In the first season, Niska killed a man while pretending to be a normal synth in a brothel. He was the 14th client she saw that day. He wanted her to pretend to be a little girl, something that angered Niska. When she refused his request, things got ugly and she killed him. Niska’s act of violence wasn’t the apocalyptic android uprising some humans fear. It was the understandable reaction of a woman afraid of being raped. Laura’s decision ends up getting the outcome she hoped for. As Niska reacts, Patel isn’t in focus to be fully seen, but her shift in body language behind Laura is the definite sign of a breakthrough.

“I was scared,” Niska says. “I’m sorry I can’t cry or bleed or wring my hands so you know that. But I’m telling you I was.”

This is just the beginning for Niska. It’s too early to tell what the outcome may be for her, but I’m worried. Hear naturally prickly demeanor means that no matter what she does, this trial will likely end in death for her. The humans judging Niska have a small-minded view of what it means to be human, as if dramatic displays of emotion would even make sense for Niska. This is a woman beset by trauma, who learned to survive by keeping her real self in the dark.

Of course, what frightens Patel is the idea that synths don’t want to live like the human beings who created them. Yes, humanity can be kind and affectionate. But Niska has repeatedly faced humanity’s cruelty, scorn, and violence. Why would she or any other synth aspire to that?

Meanwhile, after the man they kidnapped is found missing thanks to Max’s act of kindness, Leo decides they need to leave the farmhouse. Mia chooses to stay behind in order to speak to Ed. It’s a dangerous decision and I’m unsure what she expects to happen. When Ed sees her, he’s apprehensive, but finds himself surprisingly touched by Mia’s display of affection. “Everything normal is bigger and brighter when I’m with you,” Mia says. She doesn’t say I love you or the more expected words of devotion. There is something naïve to her pronouncements, as if she’s struggling to put together the right words so Ed will understand how she feels. Ed eventually does. Later, back at his café, they even kiss. The only problem? One of Ed’s customers peeks into the closed café, spotting him as he shares a tender moment with Mia. Is this burgeoning romance doomed to end in tragedy? Unless Niska can prove her own humanity, synths like Mia cannot live the normal lives they so desperately crave.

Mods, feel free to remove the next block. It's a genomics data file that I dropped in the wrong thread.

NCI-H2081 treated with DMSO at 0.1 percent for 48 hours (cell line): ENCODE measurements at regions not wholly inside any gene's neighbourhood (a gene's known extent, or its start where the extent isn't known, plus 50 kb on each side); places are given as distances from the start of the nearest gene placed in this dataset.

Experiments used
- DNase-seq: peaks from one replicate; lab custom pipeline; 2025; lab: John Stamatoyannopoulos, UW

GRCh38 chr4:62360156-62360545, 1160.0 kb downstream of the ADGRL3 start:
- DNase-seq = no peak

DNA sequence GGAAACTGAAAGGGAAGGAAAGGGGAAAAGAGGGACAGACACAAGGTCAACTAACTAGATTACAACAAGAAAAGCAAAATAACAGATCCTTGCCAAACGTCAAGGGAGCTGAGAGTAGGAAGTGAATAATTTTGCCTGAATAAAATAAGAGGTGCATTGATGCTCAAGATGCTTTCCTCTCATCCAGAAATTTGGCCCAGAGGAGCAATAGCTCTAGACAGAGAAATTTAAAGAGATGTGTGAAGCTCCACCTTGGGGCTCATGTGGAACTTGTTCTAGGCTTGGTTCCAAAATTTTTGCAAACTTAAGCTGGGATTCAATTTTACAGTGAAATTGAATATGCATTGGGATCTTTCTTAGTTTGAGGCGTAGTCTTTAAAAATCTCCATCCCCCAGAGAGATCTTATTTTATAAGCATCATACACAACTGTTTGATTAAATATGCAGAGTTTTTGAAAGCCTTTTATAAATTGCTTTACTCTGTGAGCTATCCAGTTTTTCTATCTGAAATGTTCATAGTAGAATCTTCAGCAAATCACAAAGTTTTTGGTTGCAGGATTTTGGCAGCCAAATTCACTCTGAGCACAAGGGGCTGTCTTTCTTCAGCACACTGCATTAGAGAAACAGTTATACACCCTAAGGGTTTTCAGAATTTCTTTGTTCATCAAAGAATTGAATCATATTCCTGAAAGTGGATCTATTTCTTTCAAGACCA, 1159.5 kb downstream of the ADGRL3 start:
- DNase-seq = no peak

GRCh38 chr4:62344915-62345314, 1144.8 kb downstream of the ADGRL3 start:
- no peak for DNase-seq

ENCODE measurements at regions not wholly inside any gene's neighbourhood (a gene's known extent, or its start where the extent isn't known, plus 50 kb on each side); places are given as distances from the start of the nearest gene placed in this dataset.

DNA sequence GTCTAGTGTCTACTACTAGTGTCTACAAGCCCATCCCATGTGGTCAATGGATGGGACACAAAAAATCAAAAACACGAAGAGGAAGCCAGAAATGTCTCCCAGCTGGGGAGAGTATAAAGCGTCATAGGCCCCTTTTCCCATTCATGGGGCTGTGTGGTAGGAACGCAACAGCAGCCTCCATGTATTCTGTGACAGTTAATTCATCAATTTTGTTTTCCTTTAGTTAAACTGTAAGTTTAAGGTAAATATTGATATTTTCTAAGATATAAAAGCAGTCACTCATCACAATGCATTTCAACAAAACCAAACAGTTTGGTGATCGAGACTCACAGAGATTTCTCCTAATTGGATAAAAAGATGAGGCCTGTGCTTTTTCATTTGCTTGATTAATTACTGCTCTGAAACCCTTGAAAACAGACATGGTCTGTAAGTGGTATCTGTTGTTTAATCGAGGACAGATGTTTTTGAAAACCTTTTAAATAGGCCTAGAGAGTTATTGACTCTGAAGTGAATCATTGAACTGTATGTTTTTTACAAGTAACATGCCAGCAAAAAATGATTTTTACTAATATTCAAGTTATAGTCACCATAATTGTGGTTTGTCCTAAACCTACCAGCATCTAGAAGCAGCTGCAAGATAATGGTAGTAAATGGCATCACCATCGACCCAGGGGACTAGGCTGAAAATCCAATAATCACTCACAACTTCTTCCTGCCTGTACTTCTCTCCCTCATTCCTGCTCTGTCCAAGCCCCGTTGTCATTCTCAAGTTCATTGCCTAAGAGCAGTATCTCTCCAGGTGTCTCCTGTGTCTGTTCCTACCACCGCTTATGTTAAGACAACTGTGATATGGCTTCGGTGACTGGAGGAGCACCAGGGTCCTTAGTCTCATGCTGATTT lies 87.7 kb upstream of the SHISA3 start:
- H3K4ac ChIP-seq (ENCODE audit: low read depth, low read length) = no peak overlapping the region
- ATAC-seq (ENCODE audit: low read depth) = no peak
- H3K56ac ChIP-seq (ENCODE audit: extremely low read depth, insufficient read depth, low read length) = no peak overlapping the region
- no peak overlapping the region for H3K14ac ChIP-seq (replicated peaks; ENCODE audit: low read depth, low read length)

The synths’ consciousness is about more than just their freedom. What does their emergence mean for the course of human evolution? Athena’s backstory, which is teased out in this episode, taps into this potent question. Her daughter has been in a coma for several years with no hope of waking up — but Athena is dedicated to keeping her in the hospital. It also becomes clear that V is some sort of re-creation of Athena’s daughter, which puts recent events in a new light. What is Athena’s endgame? To find an appropriate body for V, thus giving her daughter another chance at life? In order to get some answers about synth consciousness, Athena tries to bribe (and threaten) a familiar face: Hobb. Next to Niska, Athena has the most intriguing, morally dynamic story line this season. Carrie Ann-Moss’s mix of steeliness and vulnerability makes her the focus of any scene she’s in.

So far this season, Humans has a lot of wide-ranging narratives of varying quality, the best of which explore the moral complications that come with synths gaining consciousness. Mattie continues to tinker with Odi, who finally is awake. Some human beings, like Toby’s classmate and Sophie, are pretending to be synths due to the order and lack of vulnerability they represent. Every character is on the precipice of dramatic changes in their lives, and everyone’s fate comes down to what happens to Niska. If she’s able to prove her own consciousness and gain human rights for synths, the world will change in a profound way. It would be the start of a revolution.

Humans Recap: The Belly of the Beast